5 February 2017

Kenya: Why Trump's Plans for the UN Are No Laughing Matter for Kenya's Peace and Security

Nairobi — On assuming the office of US Ambassador to the United Nations, Nikki Haley made no feigned attempts at political correctness - perhaps taking the cue from her appointing authority - and made it clear that the world power would be 'taking names' and given a new sheriff was in town, change was coming to the global institution.

And just like her boss, she's wasted no time in making good on that promise. According to French news agency AFP, during one-on-one meetings with Security Council ambassadors this week, the new US envoy raised peacekeeping as a priority for cuts. "On UN reform, I think there is a particular interest in peacekeeping," said a Security Council diplomat.

While Kenya has previously adopted a 'wait and see' approach to US President Donald Trump's previous declarations, this is not a show she can afford to watch impassively from the sidelines with a bemused expression on her face.

Reason? Lives are on the line; more specifically Kenyan lives given the UN is one of two major sources of funding for the African Union troops in Somalia of which Kenya is a major contributor.

"We had over-reliance on two sources: the European Union and the United Nations. Under the UN, the resources that we get come under what you call trust fund or voluntary contributions and those are never predictable because you make an appeal and hold a pledging conference and expect member states to pay then they may come in with their own restrictions." The immediate former Deputy Chairperson of the AU Commission Erastus Mwencha explained.

"The second aspect was that the European Union is also going through budgetary reforms and so they reduced their contribution by a factor of 20 per cent. Even as we speak we're being attacked and so we need to expand and we have made an appeal to the UN. We have taken it to the United Nations Security Council to say we would like to be under assessed contributions of the UN, not voluntary. That resolution was adopted by the General Assembly in December but we now have to discuss modalities and those modalities will come up for discussion in May."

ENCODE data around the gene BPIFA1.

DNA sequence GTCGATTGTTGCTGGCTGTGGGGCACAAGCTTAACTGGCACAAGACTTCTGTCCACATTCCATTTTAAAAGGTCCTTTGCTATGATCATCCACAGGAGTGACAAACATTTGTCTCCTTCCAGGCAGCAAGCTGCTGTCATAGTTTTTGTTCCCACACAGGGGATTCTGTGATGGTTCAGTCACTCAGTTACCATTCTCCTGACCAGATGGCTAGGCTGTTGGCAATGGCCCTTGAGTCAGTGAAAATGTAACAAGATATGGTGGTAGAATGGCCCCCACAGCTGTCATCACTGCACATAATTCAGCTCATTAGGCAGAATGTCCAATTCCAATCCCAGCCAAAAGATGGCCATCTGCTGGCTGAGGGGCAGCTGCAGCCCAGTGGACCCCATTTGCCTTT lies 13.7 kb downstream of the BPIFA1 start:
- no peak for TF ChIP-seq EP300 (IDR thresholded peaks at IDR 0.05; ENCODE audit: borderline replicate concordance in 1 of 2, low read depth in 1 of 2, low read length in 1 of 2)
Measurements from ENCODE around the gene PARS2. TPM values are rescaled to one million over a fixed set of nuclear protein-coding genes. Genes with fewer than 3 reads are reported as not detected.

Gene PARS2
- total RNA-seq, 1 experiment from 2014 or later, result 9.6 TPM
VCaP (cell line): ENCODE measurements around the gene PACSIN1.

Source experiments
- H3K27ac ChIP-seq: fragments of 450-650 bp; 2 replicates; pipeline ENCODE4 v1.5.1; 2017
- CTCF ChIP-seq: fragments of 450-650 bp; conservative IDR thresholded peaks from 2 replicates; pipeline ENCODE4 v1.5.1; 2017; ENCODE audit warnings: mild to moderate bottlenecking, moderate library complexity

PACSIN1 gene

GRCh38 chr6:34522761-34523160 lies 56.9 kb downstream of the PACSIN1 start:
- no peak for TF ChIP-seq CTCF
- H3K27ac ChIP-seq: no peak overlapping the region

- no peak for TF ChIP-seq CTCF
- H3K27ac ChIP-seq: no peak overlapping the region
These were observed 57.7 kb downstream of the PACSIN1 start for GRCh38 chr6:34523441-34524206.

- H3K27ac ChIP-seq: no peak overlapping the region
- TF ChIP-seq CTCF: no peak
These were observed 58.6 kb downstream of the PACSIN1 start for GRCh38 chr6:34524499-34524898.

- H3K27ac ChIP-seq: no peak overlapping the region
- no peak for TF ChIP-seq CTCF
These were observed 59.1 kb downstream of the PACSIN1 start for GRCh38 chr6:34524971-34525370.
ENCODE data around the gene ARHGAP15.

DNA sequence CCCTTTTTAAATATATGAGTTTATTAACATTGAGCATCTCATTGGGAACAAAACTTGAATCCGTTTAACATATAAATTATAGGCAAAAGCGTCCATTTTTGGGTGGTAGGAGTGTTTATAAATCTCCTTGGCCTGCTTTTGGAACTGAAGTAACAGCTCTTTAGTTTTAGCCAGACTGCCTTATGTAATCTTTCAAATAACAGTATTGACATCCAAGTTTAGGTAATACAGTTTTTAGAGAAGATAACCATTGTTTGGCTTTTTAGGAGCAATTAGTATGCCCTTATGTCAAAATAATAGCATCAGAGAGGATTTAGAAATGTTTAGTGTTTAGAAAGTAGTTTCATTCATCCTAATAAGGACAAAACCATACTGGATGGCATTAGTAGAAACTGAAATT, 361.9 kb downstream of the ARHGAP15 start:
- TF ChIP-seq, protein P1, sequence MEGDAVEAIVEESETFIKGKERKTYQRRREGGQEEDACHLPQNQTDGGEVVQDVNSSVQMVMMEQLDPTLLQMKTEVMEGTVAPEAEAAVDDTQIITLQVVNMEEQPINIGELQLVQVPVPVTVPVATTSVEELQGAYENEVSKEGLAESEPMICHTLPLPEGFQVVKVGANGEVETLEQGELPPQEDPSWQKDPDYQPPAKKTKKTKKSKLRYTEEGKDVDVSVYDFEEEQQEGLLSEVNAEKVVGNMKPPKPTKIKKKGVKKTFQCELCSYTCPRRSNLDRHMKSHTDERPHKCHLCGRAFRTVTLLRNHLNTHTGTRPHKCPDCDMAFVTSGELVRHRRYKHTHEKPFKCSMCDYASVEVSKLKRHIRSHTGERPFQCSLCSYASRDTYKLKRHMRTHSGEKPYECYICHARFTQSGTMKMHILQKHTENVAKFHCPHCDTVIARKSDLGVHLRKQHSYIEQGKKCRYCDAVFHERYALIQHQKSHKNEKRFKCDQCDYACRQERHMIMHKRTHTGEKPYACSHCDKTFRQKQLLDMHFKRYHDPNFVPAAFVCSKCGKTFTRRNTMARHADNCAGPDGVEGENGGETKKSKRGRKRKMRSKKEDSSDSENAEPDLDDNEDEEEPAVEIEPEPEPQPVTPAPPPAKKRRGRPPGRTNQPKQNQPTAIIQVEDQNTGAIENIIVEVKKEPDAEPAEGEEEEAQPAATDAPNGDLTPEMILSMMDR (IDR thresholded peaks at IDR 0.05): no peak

Kenyan boots in Somalia will not the only ones affected if Haley succeeds in rallying the UN Security Council around peacekeeping budget cuts. Only a week ago, President Uhuru Kenyatta met with UN Secretary General Antonio Guterres on the sidelines of the 28th AU Summit in Addis Ababa and agreed to bury the hatchet that led to a withdrawal of Kenya's troops from South Sudan.

Kenya also accepted to take up command of the peacekeeping forces in Darfur as recompense for the embarrassment caused to it on the international stage by the sacking of its Commander; in-charge of the UN Mission in South Sudan.

Both of which are in Haley's crosshair's according to an AFP report published on Sunday. "At the Senate hearing, Haley questioned the decision to send peacekeepers to South Sudan, citing opposition from President Salva Kiir's government, even though some 200,000 civilians are sheltering in UN bases."

"The joint UN-African Union mission in Sudan's Darfur region (UNAMID) is singled out as a costly and ineffective operation because it has been repeatedly blocked by the Sudanese government."

The US which is "by far" the biggest financial contributor to UN peacekeeping according to AFP, provided nearly 29 per cent of the $7.9 billion budget for this year. It is however looking at bringing that per centage down to 25 per cent. "We have to start encouraging other countries to have skin in the game," Haley told the US Senate last month.

"US de-funding could open up the door for China -- the second largest financial contributor to UN peacekeeping and Africa's number one trading partner -- to bolster its role. China's share of the UN peacekeeping budget now stands at 10.3 percent followed by Japan (9.7 percent), Germany (6.4 percent), France (6.3 percent) and Britain (5.8 percent)," AFP.

The African Union has itself demanded a seat at the UN Security Council table given its 54 member states make up a third of the General Assembly.

Kenya

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